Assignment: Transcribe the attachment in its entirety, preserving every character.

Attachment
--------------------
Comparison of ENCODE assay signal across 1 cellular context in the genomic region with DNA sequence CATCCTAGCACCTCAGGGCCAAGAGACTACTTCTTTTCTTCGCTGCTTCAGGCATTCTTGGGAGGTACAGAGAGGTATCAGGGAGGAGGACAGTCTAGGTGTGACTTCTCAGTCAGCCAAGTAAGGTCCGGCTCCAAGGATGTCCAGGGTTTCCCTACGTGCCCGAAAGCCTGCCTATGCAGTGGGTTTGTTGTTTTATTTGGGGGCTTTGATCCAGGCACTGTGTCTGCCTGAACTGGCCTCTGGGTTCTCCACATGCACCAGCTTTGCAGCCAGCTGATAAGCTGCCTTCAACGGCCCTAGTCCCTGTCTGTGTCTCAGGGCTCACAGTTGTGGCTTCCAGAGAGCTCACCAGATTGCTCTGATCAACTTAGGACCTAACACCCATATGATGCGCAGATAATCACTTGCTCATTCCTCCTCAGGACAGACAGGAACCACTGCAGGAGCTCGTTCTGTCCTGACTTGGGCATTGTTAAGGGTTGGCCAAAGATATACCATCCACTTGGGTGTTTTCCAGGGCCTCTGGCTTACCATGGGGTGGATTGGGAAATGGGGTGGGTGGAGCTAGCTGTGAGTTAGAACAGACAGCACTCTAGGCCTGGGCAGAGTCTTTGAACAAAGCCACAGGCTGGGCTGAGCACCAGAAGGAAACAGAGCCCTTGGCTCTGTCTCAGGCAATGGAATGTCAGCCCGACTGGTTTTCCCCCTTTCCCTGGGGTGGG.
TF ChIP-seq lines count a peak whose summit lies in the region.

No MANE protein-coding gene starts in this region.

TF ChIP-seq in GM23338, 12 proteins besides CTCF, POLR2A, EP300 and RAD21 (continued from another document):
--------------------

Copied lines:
Comparison of ENCODE assay signal across 1 cellular context in the genomic region with DNA sequence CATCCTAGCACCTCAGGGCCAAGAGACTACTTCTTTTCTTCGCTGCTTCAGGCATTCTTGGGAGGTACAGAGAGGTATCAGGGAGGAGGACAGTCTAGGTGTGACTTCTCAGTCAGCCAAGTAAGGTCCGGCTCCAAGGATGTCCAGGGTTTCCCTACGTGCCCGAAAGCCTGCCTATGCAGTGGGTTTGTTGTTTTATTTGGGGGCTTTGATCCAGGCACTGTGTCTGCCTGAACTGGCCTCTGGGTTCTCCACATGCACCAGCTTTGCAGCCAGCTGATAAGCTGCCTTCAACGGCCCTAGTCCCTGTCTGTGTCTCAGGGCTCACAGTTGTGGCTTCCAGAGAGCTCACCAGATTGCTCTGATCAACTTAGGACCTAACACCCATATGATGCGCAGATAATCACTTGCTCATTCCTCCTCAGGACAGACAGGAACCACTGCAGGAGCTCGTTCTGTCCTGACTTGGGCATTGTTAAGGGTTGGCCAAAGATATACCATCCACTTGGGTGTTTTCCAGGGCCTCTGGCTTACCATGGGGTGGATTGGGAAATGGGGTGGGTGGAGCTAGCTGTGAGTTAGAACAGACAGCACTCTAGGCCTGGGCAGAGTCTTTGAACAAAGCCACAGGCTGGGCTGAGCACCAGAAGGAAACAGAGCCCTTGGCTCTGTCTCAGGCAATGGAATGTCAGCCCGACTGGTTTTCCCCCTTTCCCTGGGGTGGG.
TF ChIP-seq lines count a peak whose summit lies in the region.

No MANE protein-coding gene starts in this region.

TF ChIP-seq in GM23338, 12 proteins besides CTCF, POLR2A, EP300 and RAD21 (continued from another document):